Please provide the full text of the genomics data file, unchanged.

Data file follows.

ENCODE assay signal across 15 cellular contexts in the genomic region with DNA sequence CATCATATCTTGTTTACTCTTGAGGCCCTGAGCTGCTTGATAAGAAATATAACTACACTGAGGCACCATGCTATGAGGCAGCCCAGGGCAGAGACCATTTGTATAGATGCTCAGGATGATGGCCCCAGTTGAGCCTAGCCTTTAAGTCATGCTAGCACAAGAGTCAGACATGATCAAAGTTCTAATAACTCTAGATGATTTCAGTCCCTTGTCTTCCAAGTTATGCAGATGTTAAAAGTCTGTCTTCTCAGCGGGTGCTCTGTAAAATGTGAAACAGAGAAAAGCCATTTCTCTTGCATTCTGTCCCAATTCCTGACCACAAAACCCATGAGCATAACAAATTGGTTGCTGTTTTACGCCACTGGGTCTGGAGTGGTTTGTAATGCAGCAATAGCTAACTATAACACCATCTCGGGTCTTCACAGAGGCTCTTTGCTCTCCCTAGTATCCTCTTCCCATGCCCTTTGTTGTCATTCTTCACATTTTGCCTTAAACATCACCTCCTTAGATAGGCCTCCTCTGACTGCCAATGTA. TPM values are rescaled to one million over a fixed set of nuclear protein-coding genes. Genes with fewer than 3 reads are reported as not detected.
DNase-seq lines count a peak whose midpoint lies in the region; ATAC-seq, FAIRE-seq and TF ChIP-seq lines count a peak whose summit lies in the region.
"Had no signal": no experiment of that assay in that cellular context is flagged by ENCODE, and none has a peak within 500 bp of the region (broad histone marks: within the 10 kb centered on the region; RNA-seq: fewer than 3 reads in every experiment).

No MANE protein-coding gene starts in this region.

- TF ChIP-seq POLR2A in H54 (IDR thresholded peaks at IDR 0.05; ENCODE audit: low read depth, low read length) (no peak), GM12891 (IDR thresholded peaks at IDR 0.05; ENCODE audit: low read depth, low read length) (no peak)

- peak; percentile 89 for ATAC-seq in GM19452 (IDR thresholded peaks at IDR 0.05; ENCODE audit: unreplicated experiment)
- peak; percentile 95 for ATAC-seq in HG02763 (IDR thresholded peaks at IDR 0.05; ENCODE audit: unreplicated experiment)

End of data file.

ENCODE assay signal across 15 cellular contexts in the genomic region with DNA sequence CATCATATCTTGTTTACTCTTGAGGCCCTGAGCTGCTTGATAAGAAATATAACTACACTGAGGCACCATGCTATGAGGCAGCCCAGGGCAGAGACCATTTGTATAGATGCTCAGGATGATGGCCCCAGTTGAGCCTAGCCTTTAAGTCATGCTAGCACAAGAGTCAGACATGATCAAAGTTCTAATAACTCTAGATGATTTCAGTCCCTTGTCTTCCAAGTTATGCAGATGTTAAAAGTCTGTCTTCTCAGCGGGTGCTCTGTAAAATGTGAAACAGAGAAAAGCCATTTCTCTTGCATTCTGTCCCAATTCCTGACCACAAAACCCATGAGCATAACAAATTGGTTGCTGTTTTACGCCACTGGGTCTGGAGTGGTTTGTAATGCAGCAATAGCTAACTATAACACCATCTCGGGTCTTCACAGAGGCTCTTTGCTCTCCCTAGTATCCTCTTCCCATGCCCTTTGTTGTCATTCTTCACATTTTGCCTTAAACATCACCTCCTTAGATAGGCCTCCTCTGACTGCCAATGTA. TPM values are rescaled to one million over a fixed set of nuclear protein-coding genes. Genes with fewer than 3 reads are reported as not detected.
DNase-seq lines count a peak whose midpoint lies in the region; ATAC-seq, FAIRE-seq and TF ChIP-seq lines count a peak whose summit lies in the region.
"Had no signal": no experiment of that assay in that cellular context is flagged by ENCODE, and none has a peak within 500 bp of the region (broad histone marks: within the 10 kb centered on the region; RNA-seq: fewer than 3 reads in every experiment).

No MANE protein-coding gene starts in this region.

- TF ChIP-seq POLR2A in H54 (IDR thresholded peaks at IDR 0.05; ENCODE audit: low read depth, low read length) (no peak), GM12891 (IDR thresholded peaks at IDR 0.05; ENCODE audit: low read depth, low read length) (no peak)

- peak; percentile 89 for ATAC-seq in GM19452 (IDR thresholded peaks at IDR 0.05; ENCODE audit: unreplicated experiment)
- peak; percentile 95 for ATAC-seq in HG02763 (IDR thresholded peaks at IDR 0.05; ENCODE audit: unreplicated experiment)